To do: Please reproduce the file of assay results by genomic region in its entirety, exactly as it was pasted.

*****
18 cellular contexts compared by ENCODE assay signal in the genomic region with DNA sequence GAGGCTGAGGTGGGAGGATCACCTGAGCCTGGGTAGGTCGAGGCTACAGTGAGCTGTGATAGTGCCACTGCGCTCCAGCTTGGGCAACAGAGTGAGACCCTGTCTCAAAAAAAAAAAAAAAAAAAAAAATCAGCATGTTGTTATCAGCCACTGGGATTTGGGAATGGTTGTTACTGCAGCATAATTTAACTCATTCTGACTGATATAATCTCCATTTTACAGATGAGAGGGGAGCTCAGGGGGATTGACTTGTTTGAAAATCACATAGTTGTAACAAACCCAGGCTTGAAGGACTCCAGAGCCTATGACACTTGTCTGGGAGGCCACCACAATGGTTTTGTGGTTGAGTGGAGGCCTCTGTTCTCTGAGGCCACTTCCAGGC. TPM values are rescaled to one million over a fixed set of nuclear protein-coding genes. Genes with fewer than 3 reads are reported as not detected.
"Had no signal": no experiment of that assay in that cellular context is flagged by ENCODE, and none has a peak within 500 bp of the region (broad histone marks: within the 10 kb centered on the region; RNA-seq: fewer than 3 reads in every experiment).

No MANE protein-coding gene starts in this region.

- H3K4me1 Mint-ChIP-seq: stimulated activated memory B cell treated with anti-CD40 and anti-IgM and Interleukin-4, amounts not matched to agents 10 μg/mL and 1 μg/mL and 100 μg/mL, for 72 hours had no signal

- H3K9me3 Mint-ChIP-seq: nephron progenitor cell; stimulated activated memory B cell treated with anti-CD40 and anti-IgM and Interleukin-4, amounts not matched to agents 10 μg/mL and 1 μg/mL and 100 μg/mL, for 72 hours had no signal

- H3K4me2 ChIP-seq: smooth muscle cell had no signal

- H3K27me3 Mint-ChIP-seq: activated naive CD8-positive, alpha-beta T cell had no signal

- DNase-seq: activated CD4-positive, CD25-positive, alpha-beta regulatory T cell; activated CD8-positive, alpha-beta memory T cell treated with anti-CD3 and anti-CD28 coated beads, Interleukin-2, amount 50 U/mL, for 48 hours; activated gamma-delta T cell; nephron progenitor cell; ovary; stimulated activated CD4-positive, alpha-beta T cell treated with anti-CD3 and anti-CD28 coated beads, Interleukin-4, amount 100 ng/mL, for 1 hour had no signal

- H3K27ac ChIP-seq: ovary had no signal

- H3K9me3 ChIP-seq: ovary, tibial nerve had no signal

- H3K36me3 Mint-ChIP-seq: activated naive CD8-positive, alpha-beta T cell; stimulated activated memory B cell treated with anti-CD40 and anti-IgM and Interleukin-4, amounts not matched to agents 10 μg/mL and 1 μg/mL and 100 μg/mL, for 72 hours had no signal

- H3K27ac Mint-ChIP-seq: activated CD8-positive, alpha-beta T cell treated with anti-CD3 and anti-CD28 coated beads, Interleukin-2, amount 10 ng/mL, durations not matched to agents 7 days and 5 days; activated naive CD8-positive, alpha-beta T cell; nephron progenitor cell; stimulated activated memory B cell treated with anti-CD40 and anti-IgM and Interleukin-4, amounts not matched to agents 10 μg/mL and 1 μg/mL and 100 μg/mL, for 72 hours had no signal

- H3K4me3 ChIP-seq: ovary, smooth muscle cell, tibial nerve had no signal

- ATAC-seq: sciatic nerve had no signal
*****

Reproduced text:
18 cellular contexts compared by ENCODE assay signal in the genomic region with DNA sequence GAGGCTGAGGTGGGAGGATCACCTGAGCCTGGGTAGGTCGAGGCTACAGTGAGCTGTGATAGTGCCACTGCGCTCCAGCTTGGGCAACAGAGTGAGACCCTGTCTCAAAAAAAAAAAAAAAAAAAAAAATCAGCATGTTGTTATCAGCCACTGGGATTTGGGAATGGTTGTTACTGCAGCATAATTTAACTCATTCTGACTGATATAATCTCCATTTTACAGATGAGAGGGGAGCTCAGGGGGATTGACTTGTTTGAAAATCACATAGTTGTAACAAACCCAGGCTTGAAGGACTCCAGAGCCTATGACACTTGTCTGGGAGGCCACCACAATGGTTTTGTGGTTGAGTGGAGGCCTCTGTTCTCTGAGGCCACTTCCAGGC. TPM values are rescaled to one million over a fixed set of nuclear protein-coding genes. Genes with fewer than 3 reads are reported as not detected.
"Had no signal": no experiment of that assay in that cellular context is flagged by ENCODE, and none has a peak within 500 bp of the region (broad histone marks: within the 10 kb centered on the region; RNA-seq: fewer than 3 reads in every experiment).

No MANE protein-coding gene starts in this region.

- H3K4me1 Mint-ChIP-seq: stimulated activated memory B cell treated with anti-CD40 and anti-IgM and Interleukin-4, amounts not matched to agents 10 μg/mL and 1 μg/mL and 100 μg/mL, for 72 hours had no signal

- H3K9me3 Mint-ChIP-seq: nephron progenitor cell; stimulated activated memory B cell treated with anti-CD40 and anti-IgM and Interleukin-4, amounts not matched to agents 10 μg/mL and 1 μg/mL and 100 μg/mL, for 72 hours had no signal

- H3K4me2 ChIP-seq: smooth muscle cell had no signal

- H3K27me3 Mint-ChIP-seq: activated naive CD8-positive, alpha-beta T cell had no signal

- DNase-seq: activated CD4-positive, CD25-positive, alpha-beta regulatory T cell; activated CD8-positive, alpha-beta memory T cell treated with anti-CD3 and anti-CD28 coated beads, Interleukin-2, amount 50 U/mL, for 48 hours; activated gamma-delta T cell; nephron progenitor cell; ovary; stimulated activated CD4-positive, alpha-beta T cell treated with anti-CD3 and anti-CD28 coated beads, Interleukin-4, amount 100 ng/mL, for 1 hour had no signal

- H3K27ac ChIP-seq: ovary had no signal

- H3K9me3 ChIP-seq: ovary, tibial nerve had no signal

- H3K36me3 Mint-ChIP-seq: activated naive CD8-positive, alpha-beta T cell; stimulated activated memory B cell treated with anti-CD40 and anti-IgM and Interleukin-4, amounts not matched to agents 10 μg/mL and 1 μg/mL and 100 μg/mL, for 72 hours had no signal

- H3K27ac Mint-ChIP-seq: activated CD8-positive, alpha-beta T cell treated with anti-CD3 and anti-CD28 coated beads, Interleukin-2, amount 10 ng/mL, durations not matched to agents 7 days and 5 days; activated naive CD8-positive, alpha-beta T cell; nephron progenitor cell; stimulated activated memory B cell treated with anti-CD40 and anti-IgM and Interleukin-4, amounts not matched to agents 10 μg/mL and 1 μg/mL and 100 μg/mL, for 72 hours had no signal

- H3K4me3 ChIP-seq: ovary, smooth muscle cell, tibial nerve had no signal

- ATAC-seq: sciatic nerve had no signal